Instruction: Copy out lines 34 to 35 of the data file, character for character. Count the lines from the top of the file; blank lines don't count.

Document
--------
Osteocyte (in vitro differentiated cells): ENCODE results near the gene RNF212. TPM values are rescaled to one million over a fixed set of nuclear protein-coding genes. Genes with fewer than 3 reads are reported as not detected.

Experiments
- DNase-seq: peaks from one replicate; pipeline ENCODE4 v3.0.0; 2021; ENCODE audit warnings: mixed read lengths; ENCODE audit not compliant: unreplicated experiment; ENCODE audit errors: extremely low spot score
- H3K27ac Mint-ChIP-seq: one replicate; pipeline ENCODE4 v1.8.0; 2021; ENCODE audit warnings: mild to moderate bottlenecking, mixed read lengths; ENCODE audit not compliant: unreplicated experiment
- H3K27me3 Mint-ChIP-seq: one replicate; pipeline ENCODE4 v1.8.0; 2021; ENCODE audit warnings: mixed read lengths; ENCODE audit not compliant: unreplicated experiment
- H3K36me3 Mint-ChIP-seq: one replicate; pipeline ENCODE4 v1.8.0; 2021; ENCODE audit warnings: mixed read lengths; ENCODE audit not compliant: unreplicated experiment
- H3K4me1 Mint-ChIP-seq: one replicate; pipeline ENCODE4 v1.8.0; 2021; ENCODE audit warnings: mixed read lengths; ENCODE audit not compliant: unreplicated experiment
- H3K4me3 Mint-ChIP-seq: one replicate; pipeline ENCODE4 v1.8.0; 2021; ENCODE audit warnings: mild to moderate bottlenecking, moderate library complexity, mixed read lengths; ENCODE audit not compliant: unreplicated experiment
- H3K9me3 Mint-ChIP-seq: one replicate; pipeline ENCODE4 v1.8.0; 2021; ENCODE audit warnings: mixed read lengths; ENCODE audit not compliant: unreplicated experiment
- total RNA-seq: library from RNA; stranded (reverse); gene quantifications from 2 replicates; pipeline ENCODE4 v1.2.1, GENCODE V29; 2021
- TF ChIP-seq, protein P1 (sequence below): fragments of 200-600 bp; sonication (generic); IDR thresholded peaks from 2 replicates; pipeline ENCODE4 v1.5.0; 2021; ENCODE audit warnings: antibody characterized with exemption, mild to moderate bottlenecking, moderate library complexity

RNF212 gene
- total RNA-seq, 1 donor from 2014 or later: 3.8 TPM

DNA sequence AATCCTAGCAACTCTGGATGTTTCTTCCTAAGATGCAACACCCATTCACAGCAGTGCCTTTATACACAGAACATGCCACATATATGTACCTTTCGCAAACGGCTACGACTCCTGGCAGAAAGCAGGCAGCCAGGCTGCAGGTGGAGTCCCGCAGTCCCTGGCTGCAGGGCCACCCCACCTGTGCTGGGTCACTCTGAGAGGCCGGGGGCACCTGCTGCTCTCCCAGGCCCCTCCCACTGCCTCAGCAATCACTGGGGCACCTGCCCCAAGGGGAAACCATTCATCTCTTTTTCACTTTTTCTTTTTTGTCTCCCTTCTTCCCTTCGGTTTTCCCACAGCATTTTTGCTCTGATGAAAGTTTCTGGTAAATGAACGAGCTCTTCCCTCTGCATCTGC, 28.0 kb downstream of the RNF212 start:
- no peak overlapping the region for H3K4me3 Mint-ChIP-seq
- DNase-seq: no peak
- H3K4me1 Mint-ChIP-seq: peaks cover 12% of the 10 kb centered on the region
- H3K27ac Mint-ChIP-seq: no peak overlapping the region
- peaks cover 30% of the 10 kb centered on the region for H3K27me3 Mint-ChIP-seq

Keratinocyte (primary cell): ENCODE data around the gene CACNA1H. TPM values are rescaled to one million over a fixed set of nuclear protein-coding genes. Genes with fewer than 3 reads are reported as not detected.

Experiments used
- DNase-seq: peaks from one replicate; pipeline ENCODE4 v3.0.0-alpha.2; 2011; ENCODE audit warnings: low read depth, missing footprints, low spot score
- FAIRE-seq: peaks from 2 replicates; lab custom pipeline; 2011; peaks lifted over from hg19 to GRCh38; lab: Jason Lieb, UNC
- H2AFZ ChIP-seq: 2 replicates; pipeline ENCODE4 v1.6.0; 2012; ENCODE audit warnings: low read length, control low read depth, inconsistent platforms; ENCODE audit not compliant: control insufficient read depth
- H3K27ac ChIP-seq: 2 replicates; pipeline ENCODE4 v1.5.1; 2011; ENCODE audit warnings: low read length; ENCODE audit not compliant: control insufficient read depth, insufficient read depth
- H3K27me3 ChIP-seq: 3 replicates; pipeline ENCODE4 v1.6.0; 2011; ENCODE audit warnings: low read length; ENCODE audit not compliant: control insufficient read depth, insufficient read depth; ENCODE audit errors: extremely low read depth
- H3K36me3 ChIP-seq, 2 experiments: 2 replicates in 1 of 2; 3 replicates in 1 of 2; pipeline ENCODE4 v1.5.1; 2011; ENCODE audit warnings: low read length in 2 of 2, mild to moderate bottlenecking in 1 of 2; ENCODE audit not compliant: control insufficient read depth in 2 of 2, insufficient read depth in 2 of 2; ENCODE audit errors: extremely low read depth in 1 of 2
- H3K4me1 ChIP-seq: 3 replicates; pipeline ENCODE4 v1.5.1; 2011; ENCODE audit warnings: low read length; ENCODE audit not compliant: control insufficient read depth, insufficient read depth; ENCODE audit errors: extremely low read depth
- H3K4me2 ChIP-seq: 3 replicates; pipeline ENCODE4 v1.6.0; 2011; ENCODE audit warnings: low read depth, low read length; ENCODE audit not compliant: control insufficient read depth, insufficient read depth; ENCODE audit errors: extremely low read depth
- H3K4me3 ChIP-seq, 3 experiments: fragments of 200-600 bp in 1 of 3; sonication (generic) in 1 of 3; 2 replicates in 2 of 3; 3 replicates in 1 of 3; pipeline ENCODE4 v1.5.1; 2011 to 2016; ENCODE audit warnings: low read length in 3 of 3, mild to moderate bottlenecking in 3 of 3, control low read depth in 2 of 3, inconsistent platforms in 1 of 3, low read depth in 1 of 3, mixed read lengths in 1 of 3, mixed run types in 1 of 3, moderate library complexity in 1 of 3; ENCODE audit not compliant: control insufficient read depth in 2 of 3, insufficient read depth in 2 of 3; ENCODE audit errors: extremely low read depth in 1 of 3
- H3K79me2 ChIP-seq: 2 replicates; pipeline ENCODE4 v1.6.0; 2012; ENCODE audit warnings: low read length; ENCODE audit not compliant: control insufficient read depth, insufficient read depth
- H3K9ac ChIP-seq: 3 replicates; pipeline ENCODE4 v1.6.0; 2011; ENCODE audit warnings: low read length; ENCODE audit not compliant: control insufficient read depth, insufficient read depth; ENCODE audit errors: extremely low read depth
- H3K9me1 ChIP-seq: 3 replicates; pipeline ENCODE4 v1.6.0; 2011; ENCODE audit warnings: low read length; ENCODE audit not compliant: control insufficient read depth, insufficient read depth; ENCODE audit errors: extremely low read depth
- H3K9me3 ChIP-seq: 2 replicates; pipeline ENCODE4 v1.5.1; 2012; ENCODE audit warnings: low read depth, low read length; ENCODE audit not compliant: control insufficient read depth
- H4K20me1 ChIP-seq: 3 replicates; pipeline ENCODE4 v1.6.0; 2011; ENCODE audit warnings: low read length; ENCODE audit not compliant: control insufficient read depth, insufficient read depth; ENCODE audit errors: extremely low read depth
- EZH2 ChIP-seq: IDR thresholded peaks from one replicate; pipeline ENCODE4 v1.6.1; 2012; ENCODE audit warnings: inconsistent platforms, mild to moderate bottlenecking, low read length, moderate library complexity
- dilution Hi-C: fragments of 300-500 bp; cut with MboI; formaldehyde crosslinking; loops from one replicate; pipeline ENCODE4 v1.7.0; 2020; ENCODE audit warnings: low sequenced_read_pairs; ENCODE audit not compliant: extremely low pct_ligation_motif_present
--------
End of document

- H3K9me3 ChIP-seq: 2 replicates; pipeline ENCODE4 v1.5.1; 2012; ENCODE audit warnings: low read depth, low read length; ENCODE audit not compliant: control insufficient read depth
- H4K20me1 ChIP-seq: 3 replicates; pipeline ENCODE4 v1.6.0; 2011; ENCODE audit warnings: low read length; ENCODE audit not compliant: control insufficient read depth, insufficient read depth; ENCODE audit errors: extremely low read depth